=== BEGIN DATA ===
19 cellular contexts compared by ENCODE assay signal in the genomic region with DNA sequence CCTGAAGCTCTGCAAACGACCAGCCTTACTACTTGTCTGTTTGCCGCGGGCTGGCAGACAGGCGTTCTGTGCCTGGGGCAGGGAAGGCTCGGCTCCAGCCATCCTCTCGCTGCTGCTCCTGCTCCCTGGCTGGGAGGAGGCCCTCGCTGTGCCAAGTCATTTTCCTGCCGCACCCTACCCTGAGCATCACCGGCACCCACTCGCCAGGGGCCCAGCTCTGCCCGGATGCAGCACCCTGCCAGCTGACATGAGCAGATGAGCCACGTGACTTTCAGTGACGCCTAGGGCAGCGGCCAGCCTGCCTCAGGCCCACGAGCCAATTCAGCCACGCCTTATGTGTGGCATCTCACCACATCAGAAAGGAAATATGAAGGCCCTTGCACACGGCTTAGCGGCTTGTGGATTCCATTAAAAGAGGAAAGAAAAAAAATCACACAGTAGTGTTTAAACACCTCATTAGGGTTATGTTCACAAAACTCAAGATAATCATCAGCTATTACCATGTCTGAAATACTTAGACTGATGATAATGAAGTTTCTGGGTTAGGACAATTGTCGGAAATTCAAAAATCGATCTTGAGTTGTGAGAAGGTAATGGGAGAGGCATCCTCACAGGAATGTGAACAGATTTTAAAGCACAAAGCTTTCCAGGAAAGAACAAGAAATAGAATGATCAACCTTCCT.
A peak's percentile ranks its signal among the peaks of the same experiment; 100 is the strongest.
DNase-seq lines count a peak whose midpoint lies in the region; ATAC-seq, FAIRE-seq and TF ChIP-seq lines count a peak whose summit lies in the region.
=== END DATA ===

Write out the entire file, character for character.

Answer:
19 cellular contexts compared by ENCODE assay signal in the genomic region with DNA sequence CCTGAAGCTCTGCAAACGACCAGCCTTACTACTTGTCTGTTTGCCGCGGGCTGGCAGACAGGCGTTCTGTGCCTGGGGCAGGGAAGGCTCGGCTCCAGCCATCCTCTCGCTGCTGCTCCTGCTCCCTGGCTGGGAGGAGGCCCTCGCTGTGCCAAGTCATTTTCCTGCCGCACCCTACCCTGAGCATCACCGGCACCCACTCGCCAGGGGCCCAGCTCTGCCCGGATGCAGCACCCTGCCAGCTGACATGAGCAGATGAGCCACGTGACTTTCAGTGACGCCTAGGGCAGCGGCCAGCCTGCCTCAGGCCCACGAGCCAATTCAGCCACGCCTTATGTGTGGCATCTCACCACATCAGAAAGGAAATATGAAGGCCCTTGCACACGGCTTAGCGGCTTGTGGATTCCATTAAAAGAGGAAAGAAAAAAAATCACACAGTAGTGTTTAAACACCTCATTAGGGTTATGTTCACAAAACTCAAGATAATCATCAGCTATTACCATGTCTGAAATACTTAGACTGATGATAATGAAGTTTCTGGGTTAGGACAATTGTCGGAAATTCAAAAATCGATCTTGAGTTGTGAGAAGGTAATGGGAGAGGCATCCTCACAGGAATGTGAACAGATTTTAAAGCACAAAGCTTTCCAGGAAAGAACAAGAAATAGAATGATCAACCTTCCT.
A peak's percentile ranks its signal among the peaks of the same experiment; 100 is the strongest.
DNase-seq lines count a peak whose midpoint lies in the region; ATAC-seq, FAIRE-seq and TF ChIP-seq lines count a peak whose summit lies in the region.